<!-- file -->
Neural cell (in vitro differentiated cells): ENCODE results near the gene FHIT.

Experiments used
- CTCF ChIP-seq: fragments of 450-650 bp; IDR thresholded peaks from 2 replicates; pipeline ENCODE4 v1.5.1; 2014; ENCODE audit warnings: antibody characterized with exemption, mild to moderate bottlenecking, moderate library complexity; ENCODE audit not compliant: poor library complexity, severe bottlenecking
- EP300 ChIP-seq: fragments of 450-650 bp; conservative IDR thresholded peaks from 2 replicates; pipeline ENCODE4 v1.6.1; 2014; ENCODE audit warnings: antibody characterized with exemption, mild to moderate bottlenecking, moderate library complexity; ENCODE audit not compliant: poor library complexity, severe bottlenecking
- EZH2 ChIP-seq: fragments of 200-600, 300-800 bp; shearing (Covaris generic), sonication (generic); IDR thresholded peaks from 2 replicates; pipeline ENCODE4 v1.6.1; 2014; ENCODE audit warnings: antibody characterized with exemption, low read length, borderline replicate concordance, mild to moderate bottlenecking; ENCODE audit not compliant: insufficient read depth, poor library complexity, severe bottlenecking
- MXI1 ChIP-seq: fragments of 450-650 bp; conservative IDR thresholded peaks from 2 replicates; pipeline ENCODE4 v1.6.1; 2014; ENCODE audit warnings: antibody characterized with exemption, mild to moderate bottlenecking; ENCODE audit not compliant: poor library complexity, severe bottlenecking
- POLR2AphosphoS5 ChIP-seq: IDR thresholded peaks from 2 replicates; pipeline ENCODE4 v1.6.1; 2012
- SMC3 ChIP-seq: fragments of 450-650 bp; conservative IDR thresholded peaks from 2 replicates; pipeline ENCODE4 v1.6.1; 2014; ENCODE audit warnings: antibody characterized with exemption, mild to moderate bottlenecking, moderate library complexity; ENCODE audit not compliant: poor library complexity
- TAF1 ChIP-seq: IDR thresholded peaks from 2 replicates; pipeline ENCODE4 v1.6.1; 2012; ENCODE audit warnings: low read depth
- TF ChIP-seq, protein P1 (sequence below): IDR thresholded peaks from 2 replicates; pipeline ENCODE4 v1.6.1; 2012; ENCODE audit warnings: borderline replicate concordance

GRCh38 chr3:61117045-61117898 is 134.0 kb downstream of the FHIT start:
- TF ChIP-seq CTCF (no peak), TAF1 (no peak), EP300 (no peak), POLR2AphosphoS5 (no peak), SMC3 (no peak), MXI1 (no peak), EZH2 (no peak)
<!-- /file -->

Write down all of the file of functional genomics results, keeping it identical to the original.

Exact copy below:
Neural cell (in vitro differentiated cells): ENCODE results near the gene FHIT.

Experiments used
- CTCF ChIP-seq: fragments of 450-650 bp; IDR thresholded peaks from 2 replicates; pipeline ENCODE4 v1.5.1; 2014; ENCODE audit warnings: antibody characterized with exemption, mild to moderate bottlenecking, moderate library complexity; ENCODE audit not compliant: poor library complexity, severe bottlenecking
- EP300 ChIP-seq: fragments of 450-650 bp; conservative IDR thresholded peaks from 2 replicates; pipeline ENCODE4 v1.6.1; 2014; ENCODE audit warnings: antibody characterized with exemption, mild to moderate bottlenecking, moderate library complexity; ENCODE audit not compliant: poor library complexity, severe bottlenecking
- EZH2 ChIP-seq: fragments of 200-600, 300-800 bp; shearing (Covaris generic), sonication (generic); IDR thresholded peaks from 2 replicates; pipeline ENCODE4 v1.6.1; 2014; ENCODE audit warnings: antibody characterized with exemption, low read length, borderline replicate concordance, mild to moderate bottlenecking; ENCODE audit not compliant: insufficient read depth, poor library complexity, severe bottlenecking
- MXI1 ChIP-seq: fragments of 450-650 bp; conservative IDR thresholded peaks from 2 replicates; pipeline ENCODE4 v1.6.1; 2014; ENCODE audit warnings: antibody characterized with exemption, mild to moderate bottlenecking; ENCODE audit not compliant: poor library complexity, severe bottlenecking
- POLR2AphosphoS5 ChIP-seq: IDR thresholded peaks from 2 replicates; pipeline ENCODE4 v1.6.1; 2012
- SMC3 ChIP-seq: fragments of 450-650 bp; conservative IDR thresholded peaks from 2 replicates; pipeline ENCODE4 v1.6.1; 2014; ENCODE audit warnings: antibody characterized with exemption, mild to moderate bottlenecking, moderate library complexity; ENCODE audit not compliant: poor library complexity
- TAF1 ChIP-seq: IDR thresholded peaks from 2 replicates; pipeline ENCODE4 v1.6.1; 2012; ENCODE audit warnings: low read depth
- TF ChIP-seq, protein P1 (sequence below): IDR thresholded peaks from 2 replicates; pipeline ENCODE4 v1.6.1; 2012; ENCODE audit warnings: borderline replicate concordance

GRCh38 chr3:61117045-61117898 is 134.0 kb downstream of the FHIT start:
- TF ChIP-seq CTCF (no peak), TAF1 (no peak), EP300 (no peak), POLR2AphosphoS5 (no peak), SMC3 (no peak), MXI1 (no peak), EZH2 (no peak)